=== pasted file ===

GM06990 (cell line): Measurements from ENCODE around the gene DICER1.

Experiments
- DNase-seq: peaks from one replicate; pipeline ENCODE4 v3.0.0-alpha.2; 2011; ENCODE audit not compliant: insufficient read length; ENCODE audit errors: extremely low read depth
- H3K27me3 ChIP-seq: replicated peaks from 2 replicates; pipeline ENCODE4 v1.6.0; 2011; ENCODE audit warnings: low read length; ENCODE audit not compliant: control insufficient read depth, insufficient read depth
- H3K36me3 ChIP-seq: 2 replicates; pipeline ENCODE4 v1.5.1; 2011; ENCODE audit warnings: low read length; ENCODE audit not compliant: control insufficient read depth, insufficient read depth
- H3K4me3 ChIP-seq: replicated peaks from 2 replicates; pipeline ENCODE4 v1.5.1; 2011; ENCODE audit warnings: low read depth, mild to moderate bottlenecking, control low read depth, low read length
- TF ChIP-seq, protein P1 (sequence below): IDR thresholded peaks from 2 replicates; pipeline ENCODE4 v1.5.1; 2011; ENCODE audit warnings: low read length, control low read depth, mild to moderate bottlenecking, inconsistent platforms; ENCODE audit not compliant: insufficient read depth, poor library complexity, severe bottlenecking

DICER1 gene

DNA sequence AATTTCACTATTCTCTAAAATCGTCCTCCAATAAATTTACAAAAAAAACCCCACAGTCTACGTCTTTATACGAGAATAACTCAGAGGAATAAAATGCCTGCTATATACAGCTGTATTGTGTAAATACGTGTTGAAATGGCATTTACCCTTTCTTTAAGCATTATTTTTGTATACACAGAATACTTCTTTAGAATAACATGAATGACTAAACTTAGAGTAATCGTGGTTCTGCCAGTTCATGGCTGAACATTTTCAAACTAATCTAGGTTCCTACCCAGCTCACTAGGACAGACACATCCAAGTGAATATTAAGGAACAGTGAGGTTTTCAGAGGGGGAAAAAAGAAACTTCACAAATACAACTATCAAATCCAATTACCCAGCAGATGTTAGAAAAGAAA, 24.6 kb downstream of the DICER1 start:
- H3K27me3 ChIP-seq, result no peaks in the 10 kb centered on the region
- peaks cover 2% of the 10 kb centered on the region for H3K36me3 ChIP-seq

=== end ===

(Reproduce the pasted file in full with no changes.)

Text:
GM06990 (cell line): Measurements from ENCODE around the gene DICER1.

Experiments
- DNase-seq: peaks from one replicate; pipeline ENCODE4 v3.0.0-alpha.2; 2011; ENCODE audit not compliant: insufficient read length; ENCODE audit errors: extremely low read depth
- H3K27me3 ChIP-seq: replicated peaks from 2 replicates; pipeline ENCODE4 v1.6.0; 2011; ENCODE audit warnings: low read length; ENCODE audit not compliant: control insufficient read depth, insufficient read depth
- H3K36me3 ChIP-seq: 2 replicates; pipeline ENCODE4 v1.5.1; 2011; ENCODE audit warnings: low read length; ENCODE audit not compliant: control insufficient read depth, insufficient read depth
- H3K4me3 ChIP-seq: replicated peaks from 2 replicates; pipeline ENCODE4 v1.5.1; 2011; ENCODE audit warnings: low read depth, mild to moderate bottlenecking, control low read depth, low read length
- TF ChIP-seq, protein P1 (sequence below): IDR thresholded peaks from 2 replicates; pipeline ENCODE4 v1.5.1; 2011; ENCODE audit warnings: low read length, control low read depth, mild to moderate bottlenecking, inconsistent platforms; ENCODE audit not compliant: insufficient read depth, poor library complexity, severe bottlenecking

DICER1 gene

DNA sequence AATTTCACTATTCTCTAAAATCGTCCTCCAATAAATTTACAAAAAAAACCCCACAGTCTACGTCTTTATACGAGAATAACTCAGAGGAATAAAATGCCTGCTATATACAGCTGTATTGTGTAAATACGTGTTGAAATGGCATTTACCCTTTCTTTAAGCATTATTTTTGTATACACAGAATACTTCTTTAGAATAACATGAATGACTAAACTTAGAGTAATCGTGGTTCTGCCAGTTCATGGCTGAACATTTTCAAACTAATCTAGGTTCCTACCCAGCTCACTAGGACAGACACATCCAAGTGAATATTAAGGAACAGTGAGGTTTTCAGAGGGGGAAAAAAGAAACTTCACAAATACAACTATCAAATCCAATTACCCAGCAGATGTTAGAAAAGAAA, 24.6 kb downstream of the DICER1 start:
- H3K27me3 ChIP-seq, result no peaks in the 10 kb centered on the region
- peaks cover 2% of the 10 kb centered on the region for H3K36me3 ChIP-seq